MADISON (WKOW) -- A bill being circulated by a pair of Republican lawmakers would require employers with a vaccine mandate to accept proof of a past positive COVID-19 test or test result showing the existence of antibodies from workers who don't want to get vaccinated or submit to regular testing.
Sen. Mary Felzkowski (R-Tomahawk) and Rep. Cody Horlacher (R-Mukwonago) drafted the bill, which was still circulating Wednesday for additional co-sponsors.
Horlacher said given the state's current labor shortage, he believed requiring vaccination from people who've already recovered from COVID-19 would drive more people from their jobs.
"Right now, with the workforce shortage we have out there, we should not be firing employees just because they've not gotten the vaccine but they've already recovered from the disease itself," Horlacher said.
Horlacher argued it was also inconsistent with past precedent to require vaccination from people who've had a disease, comparing it to chicken pox.
"The vaccine for chicken pox came out after I'd already gotten chicken pox," Horlacher said. "I did not receive the chicken pox vaccine afterwards."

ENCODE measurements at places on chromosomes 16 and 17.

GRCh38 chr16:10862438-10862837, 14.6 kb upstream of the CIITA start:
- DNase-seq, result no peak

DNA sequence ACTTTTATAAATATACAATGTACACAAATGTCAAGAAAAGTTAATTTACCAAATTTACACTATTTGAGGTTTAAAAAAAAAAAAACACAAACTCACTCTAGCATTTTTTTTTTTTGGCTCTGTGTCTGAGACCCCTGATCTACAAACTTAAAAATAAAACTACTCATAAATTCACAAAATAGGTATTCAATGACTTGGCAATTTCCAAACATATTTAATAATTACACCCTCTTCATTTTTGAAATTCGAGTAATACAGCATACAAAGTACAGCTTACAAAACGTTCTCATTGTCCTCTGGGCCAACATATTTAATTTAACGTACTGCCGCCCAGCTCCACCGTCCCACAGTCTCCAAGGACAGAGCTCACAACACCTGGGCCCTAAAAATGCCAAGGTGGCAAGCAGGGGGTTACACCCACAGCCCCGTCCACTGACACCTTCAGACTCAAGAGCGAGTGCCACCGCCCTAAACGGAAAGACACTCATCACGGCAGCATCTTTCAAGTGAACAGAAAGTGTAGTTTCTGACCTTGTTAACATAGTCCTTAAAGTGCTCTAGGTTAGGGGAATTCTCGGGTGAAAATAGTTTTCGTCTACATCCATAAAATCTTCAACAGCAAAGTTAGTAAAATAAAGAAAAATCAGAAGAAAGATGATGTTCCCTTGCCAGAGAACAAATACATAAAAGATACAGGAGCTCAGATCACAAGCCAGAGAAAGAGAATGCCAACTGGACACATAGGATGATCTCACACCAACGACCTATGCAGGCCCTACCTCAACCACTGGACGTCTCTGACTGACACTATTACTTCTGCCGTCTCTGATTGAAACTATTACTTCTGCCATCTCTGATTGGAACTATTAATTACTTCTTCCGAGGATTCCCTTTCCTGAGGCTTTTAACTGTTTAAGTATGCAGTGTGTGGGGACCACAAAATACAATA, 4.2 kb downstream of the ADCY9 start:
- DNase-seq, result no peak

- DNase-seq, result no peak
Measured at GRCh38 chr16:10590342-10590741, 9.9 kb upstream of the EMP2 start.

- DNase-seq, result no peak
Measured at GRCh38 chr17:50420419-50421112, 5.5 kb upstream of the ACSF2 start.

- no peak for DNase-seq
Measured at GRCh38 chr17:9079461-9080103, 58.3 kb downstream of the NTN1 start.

Ajay Sethi, an epidemiologist at UW-Madison, said there was no way to know whether the existence of antibodies in any one person meant they had the same level of immunity as someone who's gotten vaccinated.
"There really isn't a test to show that you're protected moving forward," Sethi said. "And, frankly, getting vaccinated and showing vaccination status would give anybody more confidence that they are protected against severe disease and death."
Sethi added that not only is each individual's response to COVID-19 different, there is also the range of how severe someone's case was which would also determine their level of natural immunity.
"The vaccines offer more durable and more reliable immunity than natural infection," Sethi said. "There are too many people who've had too mild of a case of COVID in the past that renders them probably not as protected as they may think."
The bill still has to be assigned to a legislative committee and then set for public hearings before both Senate and Assembly committees. If the bill were to pass the full legislature, it would then go to the desk of Democratic Gov. Tony Evers, who's said in the past he supports the right of employers to enforce vaccine mandates.